Slip planes are designed in component assemblies where as a result of manufacturing variations of the components, as for example a door and a hinge on a vehicle, it is necessary to provide a device to enable a door to be fit to the body opening at final assembly. The slip plane permits fore/aft and up/down adjustment of the hinge as necessary to permit the door to be fitted within the body opening with an equidistance gap around the door and between body openings. Slip planes can be planned to be within any coordinate or plane of an X, Y and Z coordinate system as for example on a vehicle the fore/aft direction, cross-car direction and up/down direction that are respectively designated as X, Y and Z. The appropriate plane to incorporate a slip plane is based on the specific surface feature required to be aligned with respect to an adjacent surface feature on an adjacent outer panel of the vehicle body. The slip plane is an adjustment feature that compensates for the inevitable tolerance variations that differs between vehicles. Slip planes are generally used at the interface between attachment points as for example a door hinge and the major trim panels to which the hinge is to be attached to the vehicle body. Because of the tolerance variations of the body-in-white, excessive gapping may result between panel or between the door and a door opening. Further, in the case of moving trim panels such as doors, and decklids, pinch points may occur as a result of variation in location of the attachment point with respect to the opening in which the major panel is mounted. Accordingly, a slip plane, as for example in the door hinge and/or door panel, has always been used to provide for manual final fitting of the door with respect to the opening to balance out the gap between the doors and major trim panels, such as fenders, as well as to ensure proper flushness of adjacent major outer panels.
The problem of inherent stresses and distortions as a result of the assembly process has been recognized in the prior art and several attempts to provide more accuracy in the assembly process of a vehicle have been made in order to solve the problem.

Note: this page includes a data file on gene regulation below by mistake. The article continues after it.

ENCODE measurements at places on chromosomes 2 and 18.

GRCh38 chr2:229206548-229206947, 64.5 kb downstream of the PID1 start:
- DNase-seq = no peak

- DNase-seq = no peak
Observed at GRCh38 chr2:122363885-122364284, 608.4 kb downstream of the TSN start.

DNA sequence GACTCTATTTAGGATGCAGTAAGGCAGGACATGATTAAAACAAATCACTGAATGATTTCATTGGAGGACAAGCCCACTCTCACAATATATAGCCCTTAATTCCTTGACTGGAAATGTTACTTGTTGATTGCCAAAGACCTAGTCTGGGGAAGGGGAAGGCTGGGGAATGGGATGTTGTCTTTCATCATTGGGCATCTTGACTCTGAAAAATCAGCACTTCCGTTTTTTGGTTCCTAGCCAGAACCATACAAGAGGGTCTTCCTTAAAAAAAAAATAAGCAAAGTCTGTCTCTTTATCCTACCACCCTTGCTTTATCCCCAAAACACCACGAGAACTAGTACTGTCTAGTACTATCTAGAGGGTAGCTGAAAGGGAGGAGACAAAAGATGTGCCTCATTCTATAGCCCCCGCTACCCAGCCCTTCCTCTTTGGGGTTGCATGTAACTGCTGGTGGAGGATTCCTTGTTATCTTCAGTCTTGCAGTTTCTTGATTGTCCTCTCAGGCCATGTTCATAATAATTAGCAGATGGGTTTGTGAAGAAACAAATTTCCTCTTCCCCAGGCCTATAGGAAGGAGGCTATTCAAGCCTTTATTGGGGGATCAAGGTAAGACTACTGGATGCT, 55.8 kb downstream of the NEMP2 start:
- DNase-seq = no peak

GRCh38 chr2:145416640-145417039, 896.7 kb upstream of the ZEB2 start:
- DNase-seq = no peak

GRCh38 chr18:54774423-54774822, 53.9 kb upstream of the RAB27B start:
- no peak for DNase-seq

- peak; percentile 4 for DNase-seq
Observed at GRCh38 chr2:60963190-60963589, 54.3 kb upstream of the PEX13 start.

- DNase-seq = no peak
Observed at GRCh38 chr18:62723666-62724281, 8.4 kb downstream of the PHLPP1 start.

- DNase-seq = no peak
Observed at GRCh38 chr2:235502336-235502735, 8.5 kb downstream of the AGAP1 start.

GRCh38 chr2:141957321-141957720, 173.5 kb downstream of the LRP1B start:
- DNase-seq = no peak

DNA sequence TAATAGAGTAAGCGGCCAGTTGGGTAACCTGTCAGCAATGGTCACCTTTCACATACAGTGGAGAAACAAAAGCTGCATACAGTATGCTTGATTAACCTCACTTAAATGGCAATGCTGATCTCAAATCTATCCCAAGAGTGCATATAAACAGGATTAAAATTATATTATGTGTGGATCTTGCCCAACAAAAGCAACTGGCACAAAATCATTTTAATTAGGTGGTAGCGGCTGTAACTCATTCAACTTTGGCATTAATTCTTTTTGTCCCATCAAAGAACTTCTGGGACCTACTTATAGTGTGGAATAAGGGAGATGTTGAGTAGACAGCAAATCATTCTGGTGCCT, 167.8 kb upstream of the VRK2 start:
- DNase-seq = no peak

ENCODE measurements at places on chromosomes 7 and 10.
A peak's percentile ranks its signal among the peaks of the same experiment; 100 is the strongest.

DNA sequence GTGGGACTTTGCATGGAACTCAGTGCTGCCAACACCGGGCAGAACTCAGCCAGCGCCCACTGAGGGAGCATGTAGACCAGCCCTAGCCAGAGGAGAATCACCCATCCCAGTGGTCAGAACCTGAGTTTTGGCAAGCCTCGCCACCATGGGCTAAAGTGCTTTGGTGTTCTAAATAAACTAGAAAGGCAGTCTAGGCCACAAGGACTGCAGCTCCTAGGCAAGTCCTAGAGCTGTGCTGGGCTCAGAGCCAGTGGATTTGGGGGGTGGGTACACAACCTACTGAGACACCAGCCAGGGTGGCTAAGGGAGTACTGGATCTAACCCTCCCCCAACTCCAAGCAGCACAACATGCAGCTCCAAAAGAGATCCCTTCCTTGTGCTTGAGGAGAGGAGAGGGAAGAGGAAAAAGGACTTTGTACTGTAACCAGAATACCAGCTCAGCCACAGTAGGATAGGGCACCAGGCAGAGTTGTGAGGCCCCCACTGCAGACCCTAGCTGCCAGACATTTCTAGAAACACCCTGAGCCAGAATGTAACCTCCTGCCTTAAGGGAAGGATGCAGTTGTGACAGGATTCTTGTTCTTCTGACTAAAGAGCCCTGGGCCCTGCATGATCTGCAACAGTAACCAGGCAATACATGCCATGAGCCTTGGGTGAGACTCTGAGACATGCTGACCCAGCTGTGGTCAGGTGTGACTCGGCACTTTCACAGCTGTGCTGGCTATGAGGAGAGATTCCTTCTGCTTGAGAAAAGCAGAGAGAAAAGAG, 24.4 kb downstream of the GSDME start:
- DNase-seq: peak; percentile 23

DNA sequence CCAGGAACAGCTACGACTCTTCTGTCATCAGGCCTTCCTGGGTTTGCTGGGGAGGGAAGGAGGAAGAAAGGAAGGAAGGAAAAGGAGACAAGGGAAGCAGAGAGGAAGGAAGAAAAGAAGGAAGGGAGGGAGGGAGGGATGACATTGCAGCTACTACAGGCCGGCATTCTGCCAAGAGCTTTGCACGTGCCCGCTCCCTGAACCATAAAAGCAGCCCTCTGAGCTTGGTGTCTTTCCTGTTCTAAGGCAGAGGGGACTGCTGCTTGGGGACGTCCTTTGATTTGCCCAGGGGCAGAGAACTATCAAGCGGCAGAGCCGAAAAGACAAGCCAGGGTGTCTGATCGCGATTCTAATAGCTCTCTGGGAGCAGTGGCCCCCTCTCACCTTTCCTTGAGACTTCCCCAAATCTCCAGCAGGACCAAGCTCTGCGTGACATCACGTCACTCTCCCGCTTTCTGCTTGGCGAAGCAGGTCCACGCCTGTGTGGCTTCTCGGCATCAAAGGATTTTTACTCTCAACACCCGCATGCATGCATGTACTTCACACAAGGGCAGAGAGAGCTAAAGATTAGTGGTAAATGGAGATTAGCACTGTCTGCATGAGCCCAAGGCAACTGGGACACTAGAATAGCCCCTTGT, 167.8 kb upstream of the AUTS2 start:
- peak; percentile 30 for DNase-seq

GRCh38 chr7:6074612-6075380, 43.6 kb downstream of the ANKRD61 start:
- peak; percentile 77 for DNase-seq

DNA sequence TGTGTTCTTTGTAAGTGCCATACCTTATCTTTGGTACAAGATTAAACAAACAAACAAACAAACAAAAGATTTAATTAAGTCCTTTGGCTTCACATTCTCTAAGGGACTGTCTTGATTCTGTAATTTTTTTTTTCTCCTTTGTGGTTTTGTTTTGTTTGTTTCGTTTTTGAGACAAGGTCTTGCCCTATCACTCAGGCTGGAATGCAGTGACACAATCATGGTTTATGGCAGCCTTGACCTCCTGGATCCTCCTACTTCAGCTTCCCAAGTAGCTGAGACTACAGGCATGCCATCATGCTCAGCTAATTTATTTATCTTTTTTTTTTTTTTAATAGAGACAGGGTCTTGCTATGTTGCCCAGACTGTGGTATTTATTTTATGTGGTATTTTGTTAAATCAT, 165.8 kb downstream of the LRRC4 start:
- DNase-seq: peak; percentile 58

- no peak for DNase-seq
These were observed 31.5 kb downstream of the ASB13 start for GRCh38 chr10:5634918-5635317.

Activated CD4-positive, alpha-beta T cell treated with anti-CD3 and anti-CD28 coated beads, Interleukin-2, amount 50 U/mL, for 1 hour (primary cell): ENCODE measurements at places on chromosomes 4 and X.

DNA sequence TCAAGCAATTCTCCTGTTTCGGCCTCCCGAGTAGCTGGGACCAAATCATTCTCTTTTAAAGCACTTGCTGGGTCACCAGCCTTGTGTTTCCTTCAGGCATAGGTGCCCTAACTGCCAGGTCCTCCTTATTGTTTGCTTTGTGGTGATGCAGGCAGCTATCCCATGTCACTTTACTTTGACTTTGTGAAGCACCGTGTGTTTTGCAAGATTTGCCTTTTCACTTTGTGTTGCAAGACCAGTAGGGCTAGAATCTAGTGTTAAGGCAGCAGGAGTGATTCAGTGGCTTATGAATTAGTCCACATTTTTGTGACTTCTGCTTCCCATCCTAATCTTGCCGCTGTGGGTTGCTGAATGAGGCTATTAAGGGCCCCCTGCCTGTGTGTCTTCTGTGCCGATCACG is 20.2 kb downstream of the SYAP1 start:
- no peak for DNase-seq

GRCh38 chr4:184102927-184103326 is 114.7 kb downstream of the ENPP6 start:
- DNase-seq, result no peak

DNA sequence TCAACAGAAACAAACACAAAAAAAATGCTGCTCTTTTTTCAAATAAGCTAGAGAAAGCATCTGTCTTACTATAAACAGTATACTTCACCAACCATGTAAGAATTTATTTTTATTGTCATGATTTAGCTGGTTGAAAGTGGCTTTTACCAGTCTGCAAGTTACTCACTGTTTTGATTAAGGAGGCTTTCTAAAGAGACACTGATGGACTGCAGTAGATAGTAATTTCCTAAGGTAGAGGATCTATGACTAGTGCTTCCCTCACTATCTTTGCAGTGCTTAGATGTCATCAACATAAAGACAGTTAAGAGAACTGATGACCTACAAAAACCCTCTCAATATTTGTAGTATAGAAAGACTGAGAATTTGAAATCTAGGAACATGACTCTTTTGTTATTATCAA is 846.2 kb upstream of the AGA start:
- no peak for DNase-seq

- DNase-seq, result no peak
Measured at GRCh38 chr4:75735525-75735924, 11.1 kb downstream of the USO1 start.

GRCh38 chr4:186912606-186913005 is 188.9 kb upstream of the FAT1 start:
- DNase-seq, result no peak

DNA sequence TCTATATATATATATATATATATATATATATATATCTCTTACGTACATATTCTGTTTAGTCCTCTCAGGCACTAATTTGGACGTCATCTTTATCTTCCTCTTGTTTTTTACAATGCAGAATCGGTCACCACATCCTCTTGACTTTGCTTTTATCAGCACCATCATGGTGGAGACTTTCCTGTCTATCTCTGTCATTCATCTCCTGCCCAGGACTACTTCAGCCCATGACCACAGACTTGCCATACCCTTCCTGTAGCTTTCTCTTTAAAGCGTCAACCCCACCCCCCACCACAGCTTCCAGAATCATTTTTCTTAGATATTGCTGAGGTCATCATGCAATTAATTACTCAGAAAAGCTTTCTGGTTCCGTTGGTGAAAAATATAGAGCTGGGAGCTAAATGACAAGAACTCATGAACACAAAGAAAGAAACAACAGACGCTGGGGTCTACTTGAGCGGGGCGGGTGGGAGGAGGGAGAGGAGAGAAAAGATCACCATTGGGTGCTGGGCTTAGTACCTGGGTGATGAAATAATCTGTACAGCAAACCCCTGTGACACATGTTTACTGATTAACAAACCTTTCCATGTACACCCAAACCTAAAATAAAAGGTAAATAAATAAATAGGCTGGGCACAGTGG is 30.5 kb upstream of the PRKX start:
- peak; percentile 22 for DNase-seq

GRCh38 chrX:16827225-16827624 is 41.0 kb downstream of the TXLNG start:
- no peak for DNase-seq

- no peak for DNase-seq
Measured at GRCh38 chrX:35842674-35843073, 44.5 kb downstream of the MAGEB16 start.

Earlier, it was believed that by establishing the attachment points at net or design intent position on the body-in-white frame structure at least some of the inaccuracies between the panel to be attached and the body-in-white would be eliminated. However, due to the distortions of the body-in-white as a result of the assembly/welding processes, it was still necessary to provide a slip plane in order to permanently attach the outer body attachment panels for the purpose of obtaining proper gaps and correct flushness between adjacent panels as well as alignment of feature lines between adjacent panels. The apparatus and process by which a device established a datum position from an object having dimensional variations within a known tolerance range is disclosed in U.S. Pat. No. 4,976,026 to Dacey, Jr. and is owned by the current assignee hereof. Dacey Jr. teaches an apparatus and method for establishing a location in space (a datum position) utilizing an object having dimensional variations in each of the X, Y and Z planes within a known tolerance range. Upon establishing a location in space, the device is immobilized at the datum position and work is performed on the body-in-white with respect to the datum position. The apparatus includes a fixed base structure for rigid mounting to a floor adjacent to an assembly line, a transfer platform moveably attached to the base structure so that the transfer platform can move in a horizontal direction with respect to the fixed base structure, a support structure assembly attached to the transfer platform that is adapted to move in a horizontal direction perpendicular to the direction of movement of the transfer platform, a vertical slide assembly moveably attached to the support structure assembly and moveable therewith in a vertical direction, fluid actuated positioning and locating members attached to the apparatus for immobilizing the horizontal and vertical movements of the apparatus, as well as a plurality of probes attached to the apparatus for locating pre established selected reference surfaces or gage points from which the datum position can be established. The invention further includes a work performing tool attached to the position finding apparatus so that it can perform work on the object with respect to the established datum position. Since the apparatus of Dacey Jr. relied on utilizing reference positions on the body-in-white, that resulted from imprecise and unknown locations due to the inherent stresses and distortions created during the assembly process, the positions were continuously different although within an acceptable tolerance range on each body-in-white. The datum position established based on these unknown distortions of the body-in-white created by the assembly and welding processes provided so called “design intent” positions that varied significantly as a function of the inaccuracies of the vehicle frame created at assembly.